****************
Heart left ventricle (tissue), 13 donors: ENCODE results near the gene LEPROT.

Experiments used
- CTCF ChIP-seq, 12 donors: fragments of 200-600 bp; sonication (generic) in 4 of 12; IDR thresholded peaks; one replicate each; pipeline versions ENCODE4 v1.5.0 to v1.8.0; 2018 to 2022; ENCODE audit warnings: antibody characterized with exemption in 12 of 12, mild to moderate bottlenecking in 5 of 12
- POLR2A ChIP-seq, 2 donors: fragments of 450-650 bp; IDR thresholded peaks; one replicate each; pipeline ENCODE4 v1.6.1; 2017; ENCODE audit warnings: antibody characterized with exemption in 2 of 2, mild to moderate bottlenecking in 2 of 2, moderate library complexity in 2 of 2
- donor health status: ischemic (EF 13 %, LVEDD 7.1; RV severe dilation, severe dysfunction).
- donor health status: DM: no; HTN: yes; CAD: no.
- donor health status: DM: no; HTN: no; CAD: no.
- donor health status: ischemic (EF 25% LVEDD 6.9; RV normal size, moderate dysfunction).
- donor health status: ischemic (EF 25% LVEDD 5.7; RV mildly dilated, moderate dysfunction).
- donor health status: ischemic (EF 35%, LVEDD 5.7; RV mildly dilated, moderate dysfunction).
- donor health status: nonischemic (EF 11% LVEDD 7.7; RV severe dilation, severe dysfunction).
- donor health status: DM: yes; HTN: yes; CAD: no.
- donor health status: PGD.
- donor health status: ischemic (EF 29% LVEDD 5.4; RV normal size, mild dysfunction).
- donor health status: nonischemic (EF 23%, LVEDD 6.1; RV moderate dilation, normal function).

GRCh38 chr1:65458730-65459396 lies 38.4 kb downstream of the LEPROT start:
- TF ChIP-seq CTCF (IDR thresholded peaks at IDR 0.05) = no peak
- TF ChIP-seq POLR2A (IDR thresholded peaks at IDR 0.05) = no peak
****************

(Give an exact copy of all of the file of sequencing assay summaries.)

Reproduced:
Heart left ventricle (tissue), 13 donors: ENCODE results near the gene LEPROT.

Experiments used
- CTCF ChIP-seq, 12 donors: fragments of 200-600 bp; sonication (generic) in 4 of 12; IDR thresholded peaks; one replicate each; pipeline versions ENCODE4 v1.5.0 to v1.8.0; 2018 to 2022; ENCODE audit warnings: antibody characterized with exemption in 12 of 12, mild to moderate bottlenecking in 5 of 12
- POLR2A ChIP-seq, 2 donors: fragments of 450-650 bp; IDR thresholded peaks; one replicate each; pipeline ENCODE4 v1.6.1; 2017; ENCODE audit warnings: antibody characterized with exemption in 2 of 2, mild to moderate bottlenecking in 2 of 2, moderate library complexity in 2 of 2
- donor health status: ischemic (EF 13 %, LVEDD 7.1; RV severe dilation, severe dysfunction).
- donor health status: DM: no; HTN: yes; CAD: no.
- donor health status: DM: no; HTN: no; CAD: no.
- donor health status: ischemic (EF 25% LVEDD 6.9; RV normal size, moderate dysfunction).
- donor health status: ischemic (EF 25% LVEDD 5.7; RV mildly dilated, moderate dysfunction).
- donor health status: ischemic (EF 35%, LVEDD 5.7; RV mildly dilated, moderate dysfunction).
- donor health status: nonischemic (EF 11% LVEDD 7.7; RV severe dilation, severe dysfunction).
- donor health status: DM: yes; HTN: yes; CAD: no.
- donor health status: PGD.
- donor health status: ischemic (EF 29% LVEDD 5.4; RV normal size, mild dysfunction).
- donor health status: nonischemic (EF 23%, LVEDD 6.1; RV moderate dilation, normal function).

GRCh38 chr1:65458730-65459396 lies 38.4 kb downstream of the LEPROT start:
- TF ChIP-seq CTCF (IDR thresholded peaks at IDR 0.05) = no peak
- TF ChIP-seq POLR2A (IDR thresholded peaks at IDR 0.05) = no peak